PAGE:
WASHINGTON D.C. —­­ Last week, the New York legislature passed a bill that, if signed into law, would impose fines ranging from $1,000 to $7,500 for advertising apartment rentals under 30 days.

The bill comes as a follow-up to a law enacted in 2011 making it illegal to rent out an entire apartment or home for shorter than 30 days. Legislators claim the laws are intended to shut down illegal hotel operations, but they also prevent New Yorkers from earning extra income by renting out unused space.

This bill is not only harmful for New Yorkers, it also violates federal law,” said Tom Struble, Policy Counsel for TechFreedom. “By attempting to fine home-sharing platforms like AirBnB, the New York government would violate Section 230 of the Communications Decency Act, which prevents platforms from being held liable for the actions of its users.”

The protections of Section 230 have been critical to the growth of online services,” Struble continued. “As the gig economy grows, these protections must remain in place to allow these platforms to provide new economic opportunities for users. Laws like this have the potential to completely undermine development of this new economic sector.”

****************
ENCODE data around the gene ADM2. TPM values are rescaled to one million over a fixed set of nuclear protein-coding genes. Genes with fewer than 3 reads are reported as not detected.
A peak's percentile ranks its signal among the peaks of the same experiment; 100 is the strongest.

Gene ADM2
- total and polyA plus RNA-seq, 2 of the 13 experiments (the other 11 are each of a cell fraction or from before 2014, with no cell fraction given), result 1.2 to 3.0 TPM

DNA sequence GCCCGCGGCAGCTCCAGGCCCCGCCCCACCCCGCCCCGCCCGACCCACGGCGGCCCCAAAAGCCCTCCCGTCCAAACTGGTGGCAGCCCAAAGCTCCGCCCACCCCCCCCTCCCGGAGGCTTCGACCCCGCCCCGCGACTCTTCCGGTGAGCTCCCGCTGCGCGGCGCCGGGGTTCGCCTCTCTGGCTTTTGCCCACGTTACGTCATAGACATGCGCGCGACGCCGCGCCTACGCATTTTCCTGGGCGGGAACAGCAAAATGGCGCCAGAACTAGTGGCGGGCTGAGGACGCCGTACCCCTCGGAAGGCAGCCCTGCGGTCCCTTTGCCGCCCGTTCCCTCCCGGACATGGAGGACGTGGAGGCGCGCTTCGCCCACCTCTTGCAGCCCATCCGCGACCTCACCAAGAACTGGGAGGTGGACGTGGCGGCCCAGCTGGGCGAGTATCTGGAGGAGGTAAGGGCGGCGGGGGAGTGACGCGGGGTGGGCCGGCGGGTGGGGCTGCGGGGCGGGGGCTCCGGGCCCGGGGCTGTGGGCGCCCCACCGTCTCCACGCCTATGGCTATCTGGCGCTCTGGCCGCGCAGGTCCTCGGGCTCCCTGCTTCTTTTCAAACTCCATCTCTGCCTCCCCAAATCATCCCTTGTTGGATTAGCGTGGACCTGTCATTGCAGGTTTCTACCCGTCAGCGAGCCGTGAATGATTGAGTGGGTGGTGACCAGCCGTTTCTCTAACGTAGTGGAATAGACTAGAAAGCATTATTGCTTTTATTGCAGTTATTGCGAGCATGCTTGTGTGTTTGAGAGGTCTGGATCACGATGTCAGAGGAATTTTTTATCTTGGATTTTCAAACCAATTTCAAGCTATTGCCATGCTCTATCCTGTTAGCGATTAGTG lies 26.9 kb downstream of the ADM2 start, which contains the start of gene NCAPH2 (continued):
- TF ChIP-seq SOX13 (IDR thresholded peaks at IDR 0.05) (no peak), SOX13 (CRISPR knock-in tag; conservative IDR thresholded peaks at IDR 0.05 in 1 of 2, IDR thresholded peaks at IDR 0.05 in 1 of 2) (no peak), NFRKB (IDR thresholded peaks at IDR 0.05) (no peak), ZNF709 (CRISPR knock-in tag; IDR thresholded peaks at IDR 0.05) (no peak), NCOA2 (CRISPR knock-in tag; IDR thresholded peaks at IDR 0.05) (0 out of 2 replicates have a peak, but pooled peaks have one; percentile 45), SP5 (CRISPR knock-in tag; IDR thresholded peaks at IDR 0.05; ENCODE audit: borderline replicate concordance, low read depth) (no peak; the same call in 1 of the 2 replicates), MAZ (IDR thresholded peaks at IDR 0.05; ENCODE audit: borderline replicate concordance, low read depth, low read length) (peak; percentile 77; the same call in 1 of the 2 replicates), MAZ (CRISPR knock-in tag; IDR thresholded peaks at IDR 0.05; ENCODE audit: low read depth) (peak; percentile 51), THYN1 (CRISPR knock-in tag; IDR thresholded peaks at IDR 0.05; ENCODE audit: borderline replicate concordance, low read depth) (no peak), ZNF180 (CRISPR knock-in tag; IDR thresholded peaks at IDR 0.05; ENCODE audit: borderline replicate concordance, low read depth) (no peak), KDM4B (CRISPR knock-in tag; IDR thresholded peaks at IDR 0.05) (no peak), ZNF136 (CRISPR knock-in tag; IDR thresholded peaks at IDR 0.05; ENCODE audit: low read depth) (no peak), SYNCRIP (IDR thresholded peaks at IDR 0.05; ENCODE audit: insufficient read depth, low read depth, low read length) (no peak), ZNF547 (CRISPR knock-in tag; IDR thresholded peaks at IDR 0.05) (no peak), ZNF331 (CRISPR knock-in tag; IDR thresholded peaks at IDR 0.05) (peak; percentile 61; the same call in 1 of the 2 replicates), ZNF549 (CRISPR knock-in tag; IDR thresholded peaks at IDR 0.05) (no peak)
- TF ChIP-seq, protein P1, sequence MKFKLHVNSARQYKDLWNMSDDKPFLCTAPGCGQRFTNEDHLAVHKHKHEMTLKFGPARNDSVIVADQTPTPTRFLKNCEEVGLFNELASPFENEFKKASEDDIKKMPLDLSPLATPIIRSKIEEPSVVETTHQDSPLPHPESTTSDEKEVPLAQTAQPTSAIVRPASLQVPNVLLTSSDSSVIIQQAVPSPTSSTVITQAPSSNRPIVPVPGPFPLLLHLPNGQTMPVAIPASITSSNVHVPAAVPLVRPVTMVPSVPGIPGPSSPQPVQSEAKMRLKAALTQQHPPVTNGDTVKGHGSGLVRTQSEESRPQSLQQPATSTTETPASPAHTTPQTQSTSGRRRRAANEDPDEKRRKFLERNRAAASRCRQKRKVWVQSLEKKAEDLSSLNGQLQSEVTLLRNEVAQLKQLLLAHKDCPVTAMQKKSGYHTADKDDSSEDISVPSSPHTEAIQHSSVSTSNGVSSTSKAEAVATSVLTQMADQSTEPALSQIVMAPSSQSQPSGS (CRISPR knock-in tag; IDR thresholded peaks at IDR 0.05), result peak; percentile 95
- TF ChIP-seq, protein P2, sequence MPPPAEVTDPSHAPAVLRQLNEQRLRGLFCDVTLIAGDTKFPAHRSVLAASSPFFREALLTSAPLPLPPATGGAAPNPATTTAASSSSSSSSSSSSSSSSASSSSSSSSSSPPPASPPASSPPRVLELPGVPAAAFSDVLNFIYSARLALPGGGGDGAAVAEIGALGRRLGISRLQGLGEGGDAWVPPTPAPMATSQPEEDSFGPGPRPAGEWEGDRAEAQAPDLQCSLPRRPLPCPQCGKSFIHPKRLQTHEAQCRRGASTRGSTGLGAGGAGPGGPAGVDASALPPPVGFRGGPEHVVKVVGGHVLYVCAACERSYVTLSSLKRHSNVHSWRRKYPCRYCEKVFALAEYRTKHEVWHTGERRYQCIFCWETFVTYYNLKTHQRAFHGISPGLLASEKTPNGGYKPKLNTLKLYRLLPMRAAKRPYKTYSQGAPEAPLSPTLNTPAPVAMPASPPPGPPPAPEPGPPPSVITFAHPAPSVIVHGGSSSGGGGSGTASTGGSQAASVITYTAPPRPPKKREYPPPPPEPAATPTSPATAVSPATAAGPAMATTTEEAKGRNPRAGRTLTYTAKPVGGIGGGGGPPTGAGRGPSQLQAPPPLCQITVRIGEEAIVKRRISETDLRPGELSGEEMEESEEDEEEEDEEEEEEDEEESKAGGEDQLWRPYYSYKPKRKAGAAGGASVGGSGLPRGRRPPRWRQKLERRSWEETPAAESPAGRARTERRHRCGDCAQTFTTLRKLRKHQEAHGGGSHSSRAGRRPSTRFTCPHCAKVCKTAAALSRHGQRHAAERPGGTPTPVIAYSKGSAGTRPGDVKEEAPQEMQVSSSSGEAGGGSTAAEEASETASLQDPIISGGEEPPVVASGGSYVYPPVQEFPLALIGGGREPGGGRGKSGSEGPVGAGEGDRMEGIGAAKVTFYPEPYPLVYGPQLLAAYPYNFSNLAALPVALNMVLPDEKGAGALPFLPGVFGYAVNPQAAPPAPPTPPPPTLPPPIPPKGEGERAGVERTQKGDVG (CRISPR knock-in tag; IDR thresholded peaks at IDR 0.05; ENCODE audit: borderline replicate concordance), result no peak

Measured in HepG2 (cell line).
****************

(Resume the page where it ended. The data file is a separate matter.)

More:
Instead of enacting broad laws that restrict citizens’ property rights, New York should work with home-sharing platforms and the people who use them to craft rules that make sense,” concluded Struble. “States and localities struggling to adapt to the gig economy should look to the example of Arizona, which passed a sensible regulatory framework that protects consumers while still maintaining the rights of property owners.”


We can be reached for comment at media@techfreedom.org. See more of our work on the sharing economy, including: